Avoid presenting dates with only numbers
Posted on January 5, 2024
- No matter how well-intentioned we may be in our designs or specifications, it’s likely that users will misread a date
- Context drives what date format to present to users. It’s especially important when a website has international users that come from all sorts of different locales
- Don’t assume your users will understand what format is used when a date is presented only with numbers, be explicit and label what format is used
This article is part of a series on user interface micro interactions and how they affect the user experience.
How dates are formatted is an often-debated subject, since formatting depends on language, locale, and habits. Even within the same locale, many people disagree on how to write a date.
This issue is more problematic when dates are only written in numbers, e.g.:
What is this date, June 10th? October 6th? You see the problem this format can cause.
Avoid presenting dates with only numbers
No matter how well-intentioned we may be in our designs or specifications, it’s likely that users will misread a date.
It’s especially important when a website has international users that come from all sorts of different locales.
Be clear in your designs
Wireframes and mock-ups should present what date format to implement per screen. Since the need to present a date may differ per screen, it follows that wireframes and mock-ups show the appropriate information.
The examples above show a few different ways to format a date.
- On the left, is a statement for a service of some sort. The service provided was given on a certain period, identified on the top right of the image. The payment is expected by a specific date, as seen in the center of the image. These dates are spelled out in words, to avoid confusion.
- The example in the center is for a trip. The departure and arrival dates here are not only spelled out in words, they also include which day of the week they occur. In the case of a trip, this detail is likely important for the travelers. Note that I used the 24-hour format for the hour; that also could raise discussions, which are outside the scope of this article.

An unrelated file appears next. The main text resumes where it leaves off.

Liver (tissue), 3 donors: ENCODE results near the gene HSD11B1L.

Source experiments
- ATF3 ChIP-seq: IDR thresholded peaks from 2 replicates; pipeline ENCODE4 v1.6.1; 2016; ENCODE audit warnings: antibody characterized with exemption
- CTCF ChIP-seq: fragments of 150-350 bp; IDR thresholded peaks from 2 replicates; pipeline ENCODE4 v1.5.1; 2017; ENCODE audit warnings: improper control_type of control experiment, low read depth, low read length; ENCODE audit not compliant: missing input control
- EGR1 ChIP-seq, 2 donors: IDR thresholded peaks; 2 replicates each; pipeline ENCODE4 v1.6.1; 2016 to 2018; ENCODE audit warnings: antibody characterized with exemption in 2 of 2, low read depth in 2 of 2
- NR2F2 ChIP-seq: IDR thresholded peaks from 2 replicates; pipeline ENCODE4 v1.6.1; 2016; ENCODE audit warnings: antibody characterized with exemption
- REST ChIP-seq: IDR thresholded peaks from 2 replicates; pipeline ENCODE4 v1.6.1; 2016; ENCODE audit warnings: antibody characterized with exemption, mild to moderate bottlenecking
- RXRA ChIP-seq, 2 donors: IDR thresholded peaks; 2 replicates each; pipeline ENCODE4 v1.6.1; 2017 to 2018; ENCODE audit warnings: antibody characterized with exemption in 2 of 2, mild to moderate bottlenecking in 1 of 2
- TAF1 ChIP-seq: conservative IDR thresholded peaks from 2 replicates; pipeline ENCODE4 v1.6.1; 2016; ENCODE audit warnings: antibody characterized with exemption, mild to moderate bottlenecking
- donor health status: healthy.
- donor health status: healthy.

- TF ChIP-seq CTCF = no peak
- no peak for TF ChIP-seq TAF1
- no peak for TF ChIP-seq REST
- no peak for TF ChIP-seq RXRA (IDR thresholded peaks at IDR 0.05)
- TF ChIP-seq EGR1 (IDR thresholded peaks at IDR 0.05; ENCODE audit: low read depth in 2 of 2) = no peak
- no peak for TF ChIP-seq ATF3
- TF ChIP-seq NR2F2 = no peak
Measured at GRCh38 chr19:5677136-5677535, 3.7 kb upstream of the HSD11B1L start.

- Finally, the example on the right shows a transactions table. In this case, I opted to use a number-only format for the date, as it helps sorting the transactions. Note that I provided a clear label (“YYYY-MM-DD”) to identify what each section of the date means.
Note that the context is what drives what date format is presented to users. Also, the idea is not to be clever or to save space, but always to convey information clearly to users.
Ligatures may affect dates presented only with numbers
A ligature is a joining of two characters into one shape. For example, in French “œ” is a ligature of “oe”.
Ligatures happen in many fonts, although not necessarily in all of them.
It may seem a bit of a stretch to mention ligatures in an article about date formats, however I was recently faced with the following issue when trying to fill a form:
I took this screenshot from a form I encountered on one of the multiple platforms recruiters and human resources (HR) people use to filter out applicants.
To get to this situation, I opened the date overlay by clicking on the calendar button on the right, selected a date, and this is how the interface formatted the date on its own.
Even more fascinating was when I tried to correct the value, I obtained an error message which showed me that I was expected to use fractions in the input!
I see a few offenses in this design pattern:
- The Designers or the Developers chose to enforce a number-only format that align with their locale — likely Americans, as they are known to often use a month-day-year format.
- The font chosen by the Designers has ligatures for when certain number glyphs are combined with a slash (“/”), and the Developers did not think to disable the ligatures for inputs and error messages.
- Did anyone test their own work to ensure that this situation would not happen!?
Avoid formatting date inputs
Be aware that native date inputs format dates differently per browser
The date format of the native browser date input cannot be changed without a lot of technical effort.
Each browser formats the date differently inside the input field, it even varies on the same operating system (OS)! See a few examples below.
Avoid trying to reinvent the wheel by spending time creating a custom component, or by trying to modify the native HTML input element. Instead, change your mindset and leverage what browsers offer by default and invest your design and development time elsewhere.
Be mindful that this also means you should avoid mentioning an expected date format in the error message for the input, to avoid misleading your users.
References and Additional Readings
Last updated on February 13, 2024